Lately we've returned to the rollercoaster of rages and calmness and I've no idea what the triggers may be. One recent episode arose from me putting money in Missy's moneybox which had been lying around on her bedroom floor. As I was crouched down, she thumped me hard on the back and it bloody hurt. The rage lasted 10 minutes then it was over, quickly as it started. Another because, following a two minute fringe cut at the hairdressers, she wasn't offered a lollipop by the stylist as she often is. Outside the salon her face had anger and disappointment written all over it. I empathised and showed her I understood why but her volume in the car was turned up max and continued back in the house. I offered her something at home but it wasn't good enough and the rage lasted another 10 minutes before she was distracted by her crochet.
My Mum showed her how to crochet a few weekends ago, starting with a simple stitch and a chain. By Sunday she had, all by herself (because I have no clue) knitted a small hat fit for a doll complete with bobble on top! This week she wanted to crochet her own pin cushion in the shape of an apple. Up until yesterday morning she'd happily been crocheting an ever-expanding circle of red wool then I came back from the gym (#takingcare) and an apple shaped appeared before me. She stuffed it and closed it up all by herself plus crocheted small green leaves on top. I was pretty much speechless, gobsmacked. This talent for crochet is one thing sure to keep her calm and engaged. It also shows me she is able to think about things, find a solution and execute it - because believe me I'd have no idea how to have crocheted that apple, let alone the leaves and attach them. We need to seriously nurture this talent and think how school can also use this creative strength.
Back in November the GP referred us to CAMHS after I talked to her about my anxiety and Missy's behaviour. Two weeks ago the appointment came through and we are seeing them soon. I've no idea what to expect at the first appointment and sometimes I think, when Missy is laughing, loving, singing Gold at the top of her voice in the car and doing her crochet, that I'm over-reacting, but after a lovely chat with a man from the NHS who phoned for the initial triage, I realised that, no, I am not. He took Missy's behaviour very seriously and I wanted to give him a massive hug. Just having the chat with this man helped. So, we shall see what the appointment brings, if anything. I read so much from others that CAMHS are as useful as a chocolate teapot but I'll reserve judgement until we've seen them.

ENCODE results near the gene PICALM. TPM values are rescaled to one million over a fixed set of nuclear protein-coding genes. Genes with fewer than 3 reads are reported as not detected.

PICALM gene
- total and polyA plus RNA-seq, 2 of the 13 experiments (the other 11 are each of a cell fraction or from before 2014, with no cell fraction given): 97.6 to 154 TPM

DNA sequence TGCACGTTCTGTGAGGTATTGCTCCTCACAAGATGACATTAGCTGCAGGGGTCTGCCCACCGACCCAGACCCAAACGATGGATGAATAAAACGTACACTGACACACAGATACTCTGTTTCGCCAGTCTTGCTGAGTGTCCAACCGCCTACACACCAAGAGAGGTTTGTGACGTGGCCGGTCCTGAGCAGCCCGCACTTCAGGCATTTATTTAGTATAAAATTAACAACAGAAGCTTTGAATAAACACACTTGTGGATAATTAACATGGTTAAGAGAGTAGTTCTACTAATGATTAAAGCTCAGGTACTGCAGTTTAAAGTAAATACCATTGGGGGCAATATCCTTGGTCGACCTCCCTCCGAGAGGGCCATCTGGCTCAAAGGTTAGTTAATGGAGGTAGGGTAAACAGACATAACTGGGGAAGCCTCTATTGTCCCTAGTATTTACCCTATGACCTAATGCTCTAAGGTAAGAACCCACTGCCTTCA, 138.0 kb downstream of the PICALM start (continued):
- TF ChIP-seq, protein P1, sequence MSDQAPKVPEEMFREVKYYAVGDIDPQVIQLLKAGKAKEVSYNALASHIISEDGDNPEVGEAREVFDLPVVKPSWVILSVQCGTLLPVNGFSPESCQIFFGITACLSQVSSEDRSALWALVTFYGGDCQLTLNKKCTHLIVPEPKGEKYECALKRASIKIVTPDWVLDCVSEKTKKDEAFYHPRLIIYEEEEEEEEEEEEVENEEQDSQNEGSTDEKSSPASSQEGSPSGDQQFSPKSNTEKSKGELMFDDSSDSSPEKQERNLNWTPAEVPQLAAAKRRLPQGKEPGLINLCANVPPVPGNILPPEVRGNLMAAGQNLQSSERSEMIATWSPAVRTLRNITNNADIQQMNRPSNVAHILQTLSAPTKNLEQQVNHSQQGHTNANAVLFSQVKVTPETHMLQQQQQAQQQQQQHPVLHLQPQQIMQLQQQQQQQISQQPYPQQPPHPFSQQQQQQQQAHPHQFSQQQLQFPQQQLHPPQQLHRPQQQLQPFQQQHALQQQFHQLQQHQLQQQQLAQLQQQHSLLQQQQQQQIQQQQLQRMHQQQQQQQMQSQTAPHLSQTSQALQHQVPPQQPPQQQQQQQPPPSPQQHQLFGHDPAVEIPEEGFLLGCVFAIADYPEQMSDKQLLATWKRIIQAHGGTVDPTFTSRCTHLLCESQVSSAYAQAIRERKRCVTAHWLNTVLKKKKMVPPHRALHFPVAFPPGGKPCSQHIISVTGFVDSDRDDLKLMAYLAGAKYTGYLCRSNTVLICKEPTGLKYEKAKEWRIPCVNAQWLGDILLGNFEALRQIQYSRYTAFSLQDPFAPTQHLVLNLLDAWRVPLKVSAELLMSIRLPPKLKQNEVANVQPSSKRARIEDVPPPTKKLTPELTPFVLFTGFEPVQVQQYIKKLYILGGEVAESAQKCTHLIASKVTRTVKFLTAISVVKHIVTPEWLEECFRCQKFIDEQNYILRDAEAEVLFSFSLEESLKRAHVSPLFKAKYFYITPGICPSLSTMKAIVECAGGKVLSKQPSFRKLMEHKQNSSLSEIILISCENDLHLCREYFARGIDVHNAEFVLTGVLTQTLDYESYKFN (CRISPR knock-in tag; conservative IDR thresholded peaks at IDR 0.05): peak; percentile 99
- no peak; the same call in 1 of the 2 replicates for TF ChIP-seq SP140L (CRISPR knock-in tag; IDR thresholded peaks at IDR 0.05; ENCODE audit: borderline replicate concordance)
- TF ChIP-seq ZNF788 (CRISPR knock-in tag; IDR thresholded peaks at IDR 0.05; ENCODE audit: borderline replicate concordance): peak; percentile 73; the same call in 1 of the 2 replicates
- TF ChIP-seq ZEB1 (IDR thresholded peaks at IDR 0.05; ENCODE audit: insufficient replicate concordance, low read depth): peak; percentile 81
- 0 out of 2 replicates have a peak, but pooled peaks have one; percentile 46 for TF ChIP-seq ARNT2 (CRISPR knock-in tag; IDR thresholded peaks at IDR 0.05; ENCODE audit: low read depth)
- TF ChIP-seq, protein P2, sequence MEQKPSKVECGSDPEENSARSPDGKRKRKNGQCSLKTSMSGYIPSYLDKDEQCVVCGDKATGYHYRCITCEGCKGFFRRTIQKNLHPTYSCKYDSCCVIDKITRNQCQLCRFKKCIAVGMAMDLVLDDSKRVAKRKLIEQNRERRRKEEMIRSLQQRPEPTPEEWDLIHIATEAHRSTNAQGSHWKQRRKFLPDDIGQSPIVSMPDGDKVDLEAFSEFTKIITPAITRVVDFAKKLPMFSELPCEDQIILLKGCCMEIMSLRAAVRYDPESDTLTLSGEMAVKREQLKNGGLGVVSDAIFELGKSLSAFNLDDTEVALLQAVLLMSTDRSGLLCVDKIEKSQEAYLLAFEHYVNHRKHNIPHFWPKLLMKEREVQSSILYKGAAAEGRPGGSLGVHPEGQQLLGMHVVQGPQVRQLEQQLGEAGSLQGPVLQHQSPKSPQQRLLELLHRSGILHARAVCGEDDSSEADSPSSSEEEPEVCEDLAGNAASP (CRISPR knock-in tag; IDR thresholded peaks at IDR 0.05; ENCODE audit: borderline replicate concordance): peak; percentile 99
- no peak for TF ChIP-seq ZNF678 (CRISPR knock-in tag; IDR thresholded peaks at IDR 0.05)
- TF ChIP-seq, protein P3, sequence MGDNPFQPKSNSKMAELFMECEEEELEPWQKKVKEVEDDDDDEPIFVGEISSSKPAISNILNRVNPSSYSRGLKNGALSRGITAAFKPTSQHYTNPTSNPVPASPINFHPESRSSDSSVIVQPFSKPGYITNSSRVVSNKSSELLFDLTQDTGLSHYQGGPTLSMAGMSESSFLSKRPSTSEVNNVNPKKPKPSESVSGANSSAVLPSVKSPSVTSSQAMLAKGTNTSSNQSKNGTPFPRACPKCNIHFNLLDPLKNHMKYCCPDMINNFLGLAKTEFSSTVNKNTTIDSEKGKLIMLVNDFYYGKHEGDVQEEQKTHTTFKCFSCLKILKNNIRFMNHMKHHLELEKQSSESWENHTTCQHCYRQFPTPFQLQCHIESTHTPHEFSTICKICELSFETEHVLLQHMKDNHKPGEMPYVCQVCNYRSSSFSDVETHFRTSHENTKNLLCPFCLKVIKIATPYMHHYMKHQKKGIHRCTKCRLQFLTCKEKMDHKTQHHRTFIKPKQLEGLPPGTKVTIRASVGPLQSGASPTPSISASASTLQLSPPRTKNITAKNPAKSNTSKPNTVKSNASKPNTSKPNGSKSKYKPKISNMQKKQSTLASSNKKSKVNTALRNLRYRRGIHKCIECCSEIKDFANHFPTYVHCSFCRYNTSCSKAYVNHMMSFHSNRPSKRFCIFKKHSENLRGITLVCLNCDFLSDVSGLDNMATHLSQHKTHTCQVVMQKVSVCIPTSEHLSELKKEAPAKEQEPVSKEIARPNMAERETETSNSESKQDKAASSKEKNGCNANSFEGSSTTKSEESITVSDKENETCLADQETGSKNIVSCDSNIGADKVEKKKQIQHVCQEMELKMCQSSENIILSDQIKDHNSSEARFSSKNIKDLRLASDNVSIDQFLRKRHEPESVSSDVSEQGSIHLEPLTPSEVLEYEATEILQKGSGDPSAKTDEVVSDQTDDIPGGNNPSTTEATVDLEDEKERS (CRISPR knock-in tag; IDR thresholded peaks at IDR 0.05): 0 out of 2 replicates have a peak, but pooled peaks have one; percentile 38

I've had a break recently from the usual parenting books and have been reading autobiographies (the Kemps, who else! - the concert was brilliant by the way) but today I'm back on the parenting book "Why Can't My Child Behave" by Dr Amber Elliott. I like this one because in so many ways it is describing Missy and I can relate to many of the case histories. I ploughed through quite a lot this morning and have bookmarked many pages to highlight to Daddy later on. This book in particular explains a lot of why a child might be behaving in this way which is so helpful in relation to their background - some things I understand but others ideas I hadn't considered as yet. Daddy and I need to revisit some of the strategies we have learnt over the last couple of years and also put into practice some of the ideas from this book. Unfortunately we've been guilty of using too much reward-punishment stuff lately.
In other news, physio is definitely helping my hip and I'm feeling quite excited at the thought of running again (I really want to a do a triathlon, though it probably doesn't help that I sold my bike). In the garden, the potatoes are in, the tomatoes are coming up and I've planned the seeds to be sown.
OK, back to the book and planning for the forthcoming Easter holidays. Did someone mention chocolate?